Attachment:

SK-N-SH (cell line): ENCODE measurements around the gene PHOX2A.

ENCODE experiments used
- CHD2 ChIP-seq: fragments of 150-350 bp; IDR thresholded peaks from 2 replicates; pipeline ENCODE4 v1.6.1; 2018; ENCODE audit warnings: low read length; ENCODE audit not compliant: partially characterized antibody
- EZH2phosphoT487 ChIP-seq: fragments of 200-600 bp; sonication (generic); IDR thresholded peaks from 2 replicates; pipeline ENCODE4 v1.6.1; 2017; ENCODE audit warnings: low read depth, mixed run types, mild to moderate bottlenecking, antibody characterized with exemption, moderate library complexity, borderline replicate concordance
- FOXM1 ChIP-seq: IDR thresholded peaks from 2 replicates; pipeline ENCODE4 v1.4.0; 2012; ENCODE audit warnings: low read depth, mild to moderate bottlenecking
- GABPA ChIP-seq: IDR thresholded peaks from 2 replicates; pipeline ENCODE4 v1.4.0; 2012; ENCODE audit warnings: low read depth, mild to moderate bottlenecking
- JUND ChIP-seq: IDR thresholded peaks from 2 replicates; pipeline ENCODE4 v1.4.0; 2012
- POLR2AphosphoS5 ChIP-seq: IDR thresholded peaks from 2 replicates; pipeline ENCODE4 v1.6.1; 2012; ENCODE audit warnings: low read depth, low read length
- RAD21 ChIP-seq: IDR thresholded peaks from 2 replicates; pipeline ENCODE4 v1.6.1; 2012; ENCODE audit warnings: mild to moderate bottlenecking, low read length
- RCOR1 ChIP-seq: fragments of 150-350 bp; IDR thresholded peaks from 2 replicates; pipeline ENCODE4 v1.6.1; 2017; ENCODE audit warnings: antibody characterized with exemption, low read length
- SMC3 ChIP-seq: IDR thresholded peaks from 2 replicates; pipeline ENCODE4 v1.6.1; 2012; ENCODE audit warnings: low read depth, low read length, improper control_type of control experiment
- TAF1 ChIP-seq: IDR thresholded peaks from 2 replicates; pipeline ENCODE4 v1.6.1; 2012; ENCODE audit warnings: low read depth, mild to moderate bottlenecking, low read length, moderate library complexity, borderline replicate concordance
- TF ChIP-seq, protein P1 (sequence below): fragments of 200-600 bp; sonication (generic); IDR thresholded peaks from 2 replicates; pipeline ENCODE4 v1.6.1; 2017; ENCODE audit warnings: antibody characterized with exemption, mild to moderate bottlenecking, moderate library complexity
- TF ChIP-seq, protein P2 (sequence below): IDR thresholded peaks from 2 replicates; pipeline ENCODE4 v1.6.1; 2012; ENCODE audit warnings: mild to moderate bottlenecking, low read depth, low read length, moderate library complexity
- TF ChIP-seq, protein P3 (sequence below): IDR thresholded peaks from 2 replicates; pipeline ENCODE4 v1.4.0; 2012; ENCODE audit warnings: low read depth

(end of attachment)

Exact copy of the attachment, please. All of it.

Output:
SK-N-SH (cell line): ENCODE measurements around the gene PHOX2A.

ENCODE experiments used
- CHD2 ChIP-seq: fragments of 150-350 bp; IDR thresholded peaks from 2 replicates; pipeline ENCODE4 v1.6.1; 2018; ENCODE audit warnings: low read length; ENCODE audit not compliant: partially characterized antibody
- EZH2phosphoT487 ChIP-seq: fragments of 200-600 bp; sonication (generic); IDR thresholded peaks from 2 replicates; pipeline ENCODE4 v1.6.1; 2017; ENCODE audit warnings: low read depth, mixed run types, mild to moderate bottlenecking, antibody characterized with exemption, moderate library complexity, borderline replicate concordance
- FOXM1 ChIP-seq: IDR thresholded peaks from 2 replicates; pipeline ENCODE4 v1.4.0; 2012; ENCODE audit warnings: low read depth, mild to moderate bottlenecking
- GABPA ChIP-seq: IDR thresholded peaks from 2 replicates; pipeline ENCODE4 v1.4.0; 2012; ENCODE audit warnings: low read depth, mild to moderate bottlenecking
- JUND ChIP-seq: IDR thresholded peaks from 2 replicates; pipeline ENCODE4 v1.4.0; 2012
- POLR2AphosphoS5 ChIP-seq: IDR thresholded peaks from 2 replicates; pipeline ENCODE4 v1.6.1; 2012; ENCODE audit warnings: low read depth, low read length
- RAD21 ChIP-seq: IDR thresholded peaks from 2 replicates; pipeline ENCODE4 v1.6.1; 2012; ENCODE audit warnings: mild to moderate bottlenecking, low read length
- RCOR1 ChIP-seq: fragments of 150-350 bp; IDR thresholded peaks from 2 replicates; pipeline ENCODE4 v1.6.1; 2017; ENCODE audit warnings: antibody characterized with exemption, low read length
- SMC3 ChIP-seq: IDR thresholded peaks from 2 replicates; pipeline ENCODE4 v1.6.1; 2012; ENCODE audit warnings: low read depth, low read length, improper control_type of control experiment
- TAF1 ChIP-seq: IDR thresholded peaks from 2 replicates; pipeline ENCODE4 v1.6.1; 2012; ENCODE audit warnings: low read depth, mild to moderate bottlenecking, low read length, moderate library complexity, borderline replicate concordance
- TF ChIP-seq, protein P1 (sequence below): fragments of 200-600 bp; sonication (generic); IDR thresholded peaks from 2 replicates; pipeline ENCODE4 v1.6.1; 2017; ENCODE audit warnings: antibody characterized with exemption, mild to moderate bottlenecking, moderate library complexity
- TF ChIP-seq, protein P2 (sequence below): IDR thresholded peaks from 2 replicates; pipeline ENCODE4 v1.6.1; 2012; ENCODE audit warnings: mild to moderate bottlenecking, low read depth, low read length, moderate library complexity
- TF ChIP-seq, protein P3 (sequence below): IDR thresholded peaks from 2 replicates; pipeline ENCODE4 v1.4.0; 2012; ENCODE audit warnings: low read depth